The Souls of Black Folk
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|Author||: W. E. B. Du Bois|
|Editor||: Open Road Media|
W. E. B. Du Bois’s seminal treatise on the African American experience The problem of the Twentieth Century is the problem of the color line. W. E. B. Du Bois was arguably the most progressive African American leader of the early twentieth century, and this collection of essays is his masterpiece. An examination of the black experience in America following emancipation, and an introduction to the historic concept of “double-consciousness” as it pertains to that experience, The Souls of Black Folk is an extraordinary literary achievement—a provocative, profound, and courageous clarion call. This ebook has been professionally proofread to ensure accuracy and readability on all devices.
|Author||: W. E. B. Du Bois|
|Editor||: Phoemixx Classics Ebooks|
The Souls of Black Folk W. E. B. Du Bois - One of the Most Important Books on Civil Rights, Race, and Freedom Ever Written. It is a seminal work in the history of sociology and a cornerstone of African-American literature and a monumental collection of essays that examines race and racism in America during the early 1900s and prior. To develop this work, Du Bois drew from his own experiences as an African American in American society. Outside of its notable relevance in African-American history, The Souls of Black Folk also holds an important place in social science as one of the early works in the field of sociology. The Souls of Black Folk is perfect for anyone interested in African-America literature and history
|Author||: William Edward Burghardt Du Bois|
The Souls of Black Folk is a classic work of American literature by W. E. B. Du Bois. It is a seminal work in the history of sociology, and a cornerstone of African-American literary history. To develop this groundbreaking work, Du Bois drew from his own experiences as an African-American in the American society. Outside of its notable relevance in African-American history, The Souls of Black Folk also holds an important place in social science as one of the early works in the field of sociology.
|Author||: Jason Xidias|
|Editor||: CRC Press|
W.E.B Du Bois' The Souls of Black Folk is a seminal work in the field of sociology, a classic of American literature - and a solid example of carefully-structured reasoning. One of the most important texts ever written on racism and black identity in America, the work contains powerful arguments that illustrate the problem of the position of black people in the US at the turn of the 20th-century. Du Bois identified three significant issues ('the color line'; 'double consciousness'; and 'the veil') that acted as roadblocks to true black emancipation, and showed how each of these in turn contributed to the problem of inequality. Du Bois carefully investigates all three problems, constructing clear explanations of their significance in shaping the consciousness of a community that has been systematically discriminated against, and dealing brilliantly with counter-arguments throughout. The Souls of Black Folk went on to profoundly influence the civil rights movement in the US, inspiring post-colonial thinking worldwide.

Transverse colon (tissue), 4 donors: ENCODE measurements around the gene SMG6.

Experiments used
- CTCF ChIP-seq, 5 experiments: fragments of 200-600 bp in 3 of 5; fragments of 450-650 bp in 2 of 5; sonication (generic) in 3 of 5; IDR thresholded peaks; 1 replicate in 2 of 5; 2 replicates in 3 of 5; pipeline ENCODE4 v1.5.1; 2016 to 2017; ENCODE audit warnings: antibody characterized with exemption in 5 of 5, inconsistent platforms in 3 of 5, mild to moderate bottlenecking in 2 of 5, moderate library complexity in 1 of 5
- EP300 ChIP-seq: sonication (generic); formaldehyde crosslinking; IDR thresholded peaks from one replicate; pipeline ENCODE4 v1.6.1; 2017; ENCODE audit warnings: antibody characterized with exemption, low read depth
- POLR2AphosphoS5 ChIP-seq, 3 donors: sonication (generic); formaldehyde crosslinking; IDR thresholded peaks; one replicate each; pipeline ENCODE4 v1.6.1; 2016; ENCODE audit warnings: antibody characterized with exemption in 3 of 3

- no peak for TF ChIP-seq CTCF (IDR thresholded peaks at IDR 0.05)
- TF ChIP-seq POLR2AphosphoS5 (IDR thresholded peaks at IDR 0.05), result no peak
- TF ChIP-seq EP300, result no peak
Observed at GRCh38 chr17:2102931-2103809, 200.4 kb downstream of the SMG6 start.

|Author||: W. E. B. Du Bois,Brent Hayes Edwards|
|Editor||: Oxford University Press|
'The problem of the twentieth-century is the problem of the color-line.' Originally published in 1903, The Souls of Black Folk is a classic study of race, culture, and education at the turn of the twentieth century. With its singular combination of essays, memoir, and fiction, this book vaulted W. E. B. Du Bois to the forefront of American political commentary and civil rights activism. The Souls of Black Folk is an impassioned, at times searing account of the situation of African Americans in the United States. Du Bois makes a forceful case for the access of African Americans to higher education, memorably extols the achievements of black culture (above all the spirituals or 'sorrow songs'), and advances the provocative and influential argument that due to the inequalities and pressures of the 'race problem', African American identity is characterized by 'double consciousness'. This edition includes a valuable appendix of other writing by Du Bois, which sheds light on his attitudes and intentions.
|Author||: W.E.B. Du Bois|
"The Souls of Black Folk" is a cornerstone of African-American literary history. Published in 1903, this seminal book of essays incited many white supremacists who discredited it as "dangerous" and "imaginative." Drawing upon his own personal experiences of racism, Du Bois argued that African Americans are forced to wear a "veil" of color line, that is, they are forced to live their race every single day of their lives. This is why a strong political Black leadership must emerge from within the community and continue the fight for their rights. A century later, African Americans are still fighting these personal and political battles against racism and Du Bois' words have never run as true as they are now. W. E. B. Du Bois (1868–1963) was an American sociologist, historian, civil rights activist, Pan-Africanist, author, and editor. He was the first African American to earn a doctorate and to become a professor of history, sociology and economics at Atlanta University. Du Bois was one of the co-founders of the National Association for the Advancement of Colored People (NAACP) and a prominent the leader of the Niagara Movement, a group of African-American activists who wanted equal rights for blacks.